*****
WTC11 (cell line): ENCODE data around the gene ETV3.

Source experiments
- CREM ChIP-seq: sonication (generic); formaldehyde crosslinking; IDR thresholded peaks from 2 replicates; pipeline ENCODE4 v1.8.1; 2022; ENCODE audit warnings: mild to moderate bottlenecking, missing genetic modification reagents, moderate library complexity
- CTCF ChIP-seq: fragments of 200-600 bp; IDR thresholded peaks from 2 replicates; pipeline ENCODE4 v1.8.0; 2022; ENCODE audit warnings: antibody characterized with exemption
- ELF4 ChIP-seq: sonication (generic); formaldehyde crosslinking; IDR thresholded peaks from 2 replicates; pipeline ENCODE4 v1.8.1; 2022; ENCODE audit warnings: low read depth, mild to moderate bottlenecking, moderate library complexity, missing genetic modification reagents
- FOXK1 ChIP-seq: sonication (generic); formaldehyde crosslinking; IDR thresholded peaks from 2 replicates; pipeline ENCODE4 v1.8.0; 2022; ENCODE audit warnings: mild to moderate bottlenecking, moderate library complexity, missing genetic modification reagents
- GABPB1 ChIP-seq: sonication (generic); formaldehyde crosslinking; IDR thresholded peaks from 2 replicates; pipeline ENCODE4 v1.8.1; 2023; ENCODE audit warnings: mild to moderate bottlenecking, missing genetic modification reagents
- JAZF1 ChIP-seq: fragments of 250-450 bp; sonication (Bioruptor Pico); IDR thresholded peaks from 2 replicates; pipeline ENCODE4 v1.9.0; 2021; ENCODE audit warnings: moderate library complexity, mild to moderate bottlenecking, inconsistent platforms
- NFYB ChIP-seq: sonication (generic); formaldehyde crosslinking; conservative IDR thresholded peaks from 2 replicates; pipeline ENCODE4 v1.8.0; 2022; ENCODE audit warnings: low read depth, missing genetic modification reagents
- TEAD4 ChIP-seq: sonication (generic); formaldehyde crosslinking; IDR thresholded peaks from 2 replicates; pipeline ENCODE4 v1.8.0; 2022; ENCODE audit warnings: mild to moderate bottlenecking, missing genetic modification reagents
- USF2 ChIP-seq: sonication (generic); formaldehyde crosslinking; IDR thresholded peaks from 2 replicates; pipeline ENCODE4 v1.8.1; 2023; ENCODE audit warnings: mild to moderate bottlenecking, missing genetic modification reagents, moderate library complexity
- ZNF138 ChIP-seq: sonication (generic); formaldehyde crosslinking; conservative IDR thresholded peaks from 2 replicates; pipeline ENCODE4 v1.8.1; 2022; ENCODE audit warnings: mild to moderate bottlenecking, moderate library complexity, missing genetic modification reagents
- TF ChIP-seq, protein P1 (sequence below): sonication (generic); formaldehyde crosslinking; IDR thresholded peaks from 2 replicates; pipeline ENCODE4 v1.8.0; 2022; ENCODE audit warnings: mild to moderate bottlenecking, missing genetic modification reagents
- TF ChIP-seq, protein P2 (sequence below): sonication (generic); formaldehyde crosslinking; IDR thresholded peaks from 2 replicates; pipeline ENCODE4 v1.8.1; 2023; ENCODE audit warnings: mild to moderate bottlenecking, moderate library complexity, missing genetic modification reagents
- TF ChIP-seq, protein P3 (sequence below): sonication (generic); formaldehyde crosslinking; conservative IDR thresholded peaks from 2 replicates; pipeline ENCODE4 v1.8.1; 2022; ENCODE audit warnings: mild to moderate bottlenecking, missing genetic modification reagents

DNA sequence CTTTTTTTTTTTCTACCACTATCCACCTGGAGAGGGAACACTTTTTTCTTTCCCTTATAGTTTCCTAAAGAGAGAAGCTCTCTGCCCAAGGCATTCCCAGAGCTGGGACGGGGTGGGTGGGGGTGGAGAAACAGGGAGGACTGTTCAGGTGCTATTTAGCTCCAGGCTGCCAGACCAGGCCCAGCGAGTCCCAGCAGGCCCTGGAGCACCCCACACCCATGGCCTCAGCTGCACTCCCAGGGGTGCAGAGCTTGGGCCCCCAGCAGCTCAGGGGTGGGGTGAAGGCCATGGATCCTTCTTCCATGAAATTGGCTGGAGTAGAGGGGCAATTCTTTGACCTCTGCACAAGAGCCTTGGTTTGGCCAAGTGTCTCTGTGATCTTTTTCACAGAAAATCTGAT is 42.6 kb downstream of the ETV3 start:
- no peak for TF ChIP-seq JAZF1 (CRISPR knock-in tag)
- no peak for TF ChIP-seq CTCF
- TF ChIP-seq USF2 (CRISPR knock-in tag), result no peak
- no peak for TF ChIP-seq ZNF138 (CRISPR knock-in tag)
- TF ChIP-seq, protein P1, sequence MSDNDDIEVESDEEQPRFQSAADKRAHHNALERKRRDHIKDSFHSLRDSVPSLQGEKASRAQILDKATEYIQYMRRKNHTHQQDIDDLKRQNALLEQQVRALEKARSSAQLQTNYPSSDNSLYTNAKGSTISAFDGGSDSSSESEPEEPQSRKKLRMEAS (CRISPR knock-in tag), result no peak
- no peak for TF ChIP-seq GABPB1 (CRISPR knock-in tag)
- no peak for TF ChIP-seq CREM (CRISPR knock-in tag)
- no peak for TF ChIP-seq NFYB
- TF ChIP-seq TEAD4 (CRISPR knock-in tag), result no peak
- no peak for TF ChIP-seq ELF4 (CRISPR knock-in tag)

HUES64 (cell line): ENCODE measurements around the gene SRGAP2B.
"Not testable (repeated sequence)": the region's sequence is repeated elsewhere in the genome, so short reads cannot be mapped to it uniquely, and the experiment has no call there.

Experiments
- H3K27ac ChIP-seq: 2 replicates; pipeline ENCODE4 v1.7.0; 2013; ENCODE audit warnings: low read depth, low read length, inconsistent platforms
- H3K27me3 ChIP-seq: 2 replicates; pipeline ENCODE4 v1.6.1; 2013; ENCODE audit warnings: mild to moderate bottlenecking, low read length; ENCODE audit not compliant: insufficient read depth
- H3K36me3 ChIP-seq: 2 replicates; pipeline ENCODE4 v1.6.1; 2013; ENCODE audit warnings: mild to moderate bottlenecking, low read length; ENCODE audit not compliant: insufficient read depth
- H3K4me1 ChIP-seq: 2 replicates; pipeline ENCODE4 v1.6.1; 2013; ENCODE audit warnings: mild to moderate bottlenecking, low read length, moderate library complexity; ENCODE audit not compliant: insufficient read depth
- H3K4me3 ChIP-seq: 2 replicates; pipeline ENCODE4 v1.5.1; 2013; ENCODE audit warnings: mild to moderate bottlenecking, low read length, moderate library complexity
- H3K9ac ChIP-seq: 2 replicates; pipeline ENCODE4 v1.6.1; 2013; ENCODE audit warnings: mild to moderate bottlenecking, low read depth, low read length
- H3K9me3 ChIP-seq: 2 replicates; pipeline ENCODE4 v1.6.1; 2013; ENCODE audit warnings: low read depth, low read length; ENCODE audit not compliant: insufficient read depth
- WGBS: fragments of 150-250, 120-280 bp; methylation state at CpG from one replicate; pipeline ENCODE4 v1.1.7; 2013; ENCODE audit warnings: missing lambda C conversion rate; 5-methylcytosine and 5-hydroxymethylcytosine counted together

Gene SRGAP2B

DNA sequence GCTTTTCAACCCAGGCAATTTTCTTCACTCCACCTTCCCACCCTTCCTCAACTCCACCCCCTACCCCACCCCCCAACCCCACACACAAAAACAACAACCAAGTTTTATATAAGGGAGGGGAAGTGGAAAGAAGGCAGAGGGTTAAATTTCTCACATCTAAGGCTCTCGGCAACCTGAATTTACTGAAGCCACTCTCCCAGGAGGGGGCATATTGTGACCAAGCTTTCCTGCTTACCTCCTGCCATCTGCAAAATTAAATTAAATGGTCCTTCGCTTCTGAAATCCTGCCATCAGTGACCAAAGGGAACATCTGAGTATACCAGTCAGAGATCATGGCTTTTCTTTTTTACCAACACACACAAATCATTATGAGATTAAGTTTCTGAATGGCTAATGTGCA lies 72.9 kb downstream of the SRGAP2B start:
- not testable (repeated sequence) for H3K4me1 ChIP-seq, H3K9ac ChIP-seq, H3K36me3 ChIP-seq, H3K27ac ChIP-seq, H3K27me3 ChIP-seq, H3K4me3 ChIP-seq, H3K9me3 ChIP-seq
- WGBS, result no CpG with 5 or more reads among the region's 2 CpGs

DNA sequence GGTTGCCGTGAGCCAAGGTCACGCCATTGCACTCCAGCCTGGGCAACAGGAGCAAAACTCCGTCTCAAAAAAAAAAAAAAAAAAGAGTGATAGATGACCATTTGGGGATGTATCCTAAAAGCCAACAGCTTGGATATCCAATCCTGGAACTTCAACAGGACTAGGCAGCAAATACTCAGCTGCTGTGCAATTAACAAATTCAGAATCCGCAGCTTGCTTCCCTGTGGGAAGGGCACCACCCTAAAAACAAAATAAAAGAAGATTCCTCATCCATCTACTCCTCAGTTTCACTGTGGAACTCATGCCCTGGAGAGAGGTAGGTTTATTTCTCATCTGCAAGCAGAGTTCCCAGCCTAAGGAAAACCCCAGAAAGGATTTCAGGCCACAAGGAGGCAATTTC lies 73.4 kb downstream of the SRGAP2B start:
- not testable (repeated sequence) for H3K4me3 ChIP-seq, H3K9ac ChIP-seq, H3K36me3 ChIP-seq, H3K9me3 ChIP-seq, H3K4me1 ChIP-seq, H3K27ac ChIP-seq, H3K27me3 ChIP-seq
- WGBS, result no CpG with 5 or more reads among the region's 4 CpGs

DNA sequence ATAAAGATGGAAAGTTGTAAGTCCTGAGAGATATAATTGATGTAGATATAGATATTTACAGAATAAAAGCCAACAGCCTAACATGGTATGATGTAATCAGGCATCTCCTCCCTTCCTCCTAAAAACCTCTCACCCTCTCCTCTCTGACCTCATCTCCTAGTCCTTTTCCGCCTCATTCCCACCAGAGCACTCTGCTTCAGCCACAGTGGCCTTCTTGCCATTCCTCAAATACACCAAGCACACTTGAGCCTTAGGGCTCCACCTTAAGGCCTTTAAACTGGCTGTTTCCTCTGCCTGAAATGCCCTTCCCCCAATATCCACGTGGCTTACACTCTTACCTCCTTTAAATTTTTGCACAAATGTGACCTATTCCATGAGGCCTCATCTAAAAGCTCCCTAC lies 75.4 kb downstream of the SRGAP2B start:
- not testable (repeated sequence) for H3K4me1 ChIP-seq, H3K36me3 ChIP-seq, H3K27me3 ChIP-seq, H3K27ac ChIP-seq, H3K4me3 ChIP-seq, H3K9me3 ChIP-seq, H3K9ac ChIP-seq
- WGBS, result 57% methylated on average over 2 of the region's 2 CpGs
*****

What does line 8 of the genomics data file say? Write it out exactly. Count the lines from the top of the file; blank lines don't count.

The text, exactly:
- JAZF1 ChIP-seq: fragments of 250-450 bp; sonication (Bioruptor Pico); IDR thresholded peaks from 2 replicates; pipeline ENCODE4 v1.9.0; 2021; ENCODE audit warnings: moderate library complexity, mild to moderate bottlenecking, inconsistent platforms